so the next six months‘ forecast is looking great. so much so that we're now having to put on extra shifts and recruit additional staff. here you are, then. back in manchester, our cloth is now ready to be made into a shirt. cut. pressed. stitched. and finished at this factory. one of the few of its kind to survive. i don't think we'll ever see a return to the halcyon days of cottonopolis. however, there is huge opportunities for businesses and brands like ours to create sustainable, viable and ultimately very profitable businesses by making things here again in the uk and selling to an international market. spun, dyed, woven and stitched, the cotton process has been sewn back together again. ourjourney behind the seams ends with a shirt made from local yarn. judith moritz, bbc news, manchester. how did you spend your christmas day?
eating and drinking? how aboutjumping out of a plane wearing only a floppy suit? that's what the competitors at the wingsuit flying world cup got up to, as tim allman explains. you know what they say — what goes up must come down. a principle they understand all too well at the wingsuit flying world cup. teams from around the globe competing in this extreme and hair—raising sport. translation: itravelled more than 400 kilometres to see this. we arrived here early in the morning, just to watch the wingsuit flying show. it's spectacular! you can say that again. a couple of skydivers perform a 360—degree rotating nosedive. while others piggybacked from their team—mates. but not everybody was happy with how things turned out. translation: i think our performance this time didn't reflect our real strength.
we will get to our best through regular competition. i hope we perform better next time. the chinese team finished third overall, behind the winners, france, and the united states, who came second. it is a nonprofit event, and the local school received a cheque worth more than $30,000. so some charitable spirit, combined with a little heart—stopping terror. how can you get more festive than that? he was wise enough not to take part. now the weather prospects with ben rich. at lower levels more sliekly sleet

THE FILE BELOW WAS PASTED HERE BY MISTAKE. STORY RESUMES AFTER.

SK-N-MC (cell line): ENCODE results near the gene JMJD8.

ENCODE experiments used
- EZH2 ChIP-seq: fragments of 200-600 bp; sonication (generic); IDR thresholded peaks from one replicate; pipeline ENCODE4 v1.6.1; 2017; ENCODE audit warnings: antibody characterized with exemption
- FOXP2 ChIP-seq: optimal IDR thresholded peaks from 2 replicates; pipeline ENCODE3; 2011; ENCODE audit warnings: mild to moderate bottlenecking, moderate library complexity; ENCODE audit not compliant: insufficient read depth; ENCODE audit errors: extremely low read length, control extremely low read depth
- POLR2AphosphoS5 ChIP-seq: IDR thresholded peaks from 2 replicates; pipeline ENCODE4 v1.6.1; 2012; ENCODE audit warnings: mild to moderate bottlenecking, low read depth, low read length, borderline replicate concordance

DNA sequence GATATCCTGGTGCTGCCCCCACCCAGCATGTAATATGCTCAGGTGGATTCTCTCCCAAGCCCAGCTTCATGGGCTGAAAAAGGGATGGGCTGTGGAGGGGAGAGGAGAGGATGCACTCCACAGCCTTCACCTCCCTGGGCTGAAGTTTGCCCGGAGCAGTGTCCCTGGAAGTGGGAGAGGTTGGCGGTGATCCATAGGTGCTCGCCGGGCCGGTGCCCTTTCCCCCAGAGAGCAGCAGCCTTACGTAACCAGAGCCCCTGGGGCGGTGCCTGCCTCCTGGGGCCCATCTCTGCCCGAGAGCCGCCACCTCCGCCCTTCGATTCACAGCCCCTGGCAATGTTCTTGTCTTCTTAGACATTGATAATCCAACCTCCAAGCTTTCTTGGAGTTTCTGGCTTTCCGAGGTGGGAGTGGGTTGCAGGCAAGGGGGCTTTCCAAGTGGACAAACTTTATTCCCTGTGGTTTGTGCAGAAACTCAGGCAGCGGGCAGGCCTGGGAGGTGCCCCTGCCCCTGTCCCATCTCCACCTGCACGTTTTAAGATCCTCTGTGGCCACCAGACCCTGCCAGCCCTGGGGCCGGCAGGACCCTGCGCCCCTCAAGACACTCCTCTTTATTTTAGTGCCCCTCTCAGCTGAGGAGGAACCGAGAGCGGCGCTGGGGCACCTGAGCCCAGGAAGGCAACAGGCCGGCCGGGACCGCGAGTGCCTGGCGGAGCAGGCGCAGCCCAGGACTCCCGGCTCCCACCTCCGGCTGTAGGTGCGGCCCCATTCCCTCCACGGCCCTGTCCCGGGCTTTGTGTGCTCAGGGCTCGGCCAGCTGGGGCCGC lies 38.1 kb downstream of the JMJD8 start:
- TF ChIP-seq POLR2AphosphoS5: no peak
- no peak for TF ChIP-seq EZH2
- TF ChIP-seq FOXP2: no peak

or rain. further north a scattering of wintry showers and clear spells. very low temperatures and that will allow ice to form on untreated surfaces. tomorrow a miserable day to the south—east as this area of rain, sleet and hill snow becomes slow—moving. out west, more sunshine. a scattering of showers will be wintry particularly over high ground. a blustery wind and cold feel too. we eventually lose that wet weather on wednesday night. thursday starting off cold with icy stretches, staying fine through the day. it turns cloudier for friday with outbreaks of rain and then a lot milderfor the with outbreaks of rain and then a lot milder for the weekend. this is bbc news, our latest headlines: a british woman accused of smuggling drugs into egypt has been sentenced to three years in jail. laura plummer, who's 33 and from hull, was arrested in october for having nearly 300 tramadol tablets in her suitcase. the universities minister, jojohnson, has warned academic institutions they could face fines if they fail to protect free speech within the law.
south yorkshire police say an officer has died in a car crash which happened near sheffield last night. the 46—year—old man died along with a 61—year—old female passenger of another car when their vehicles collided. there has been a lower turnout than expected at the boxing day sales. the research group springboard believes there was a 4% drop in the number of shoppers, up to midday today,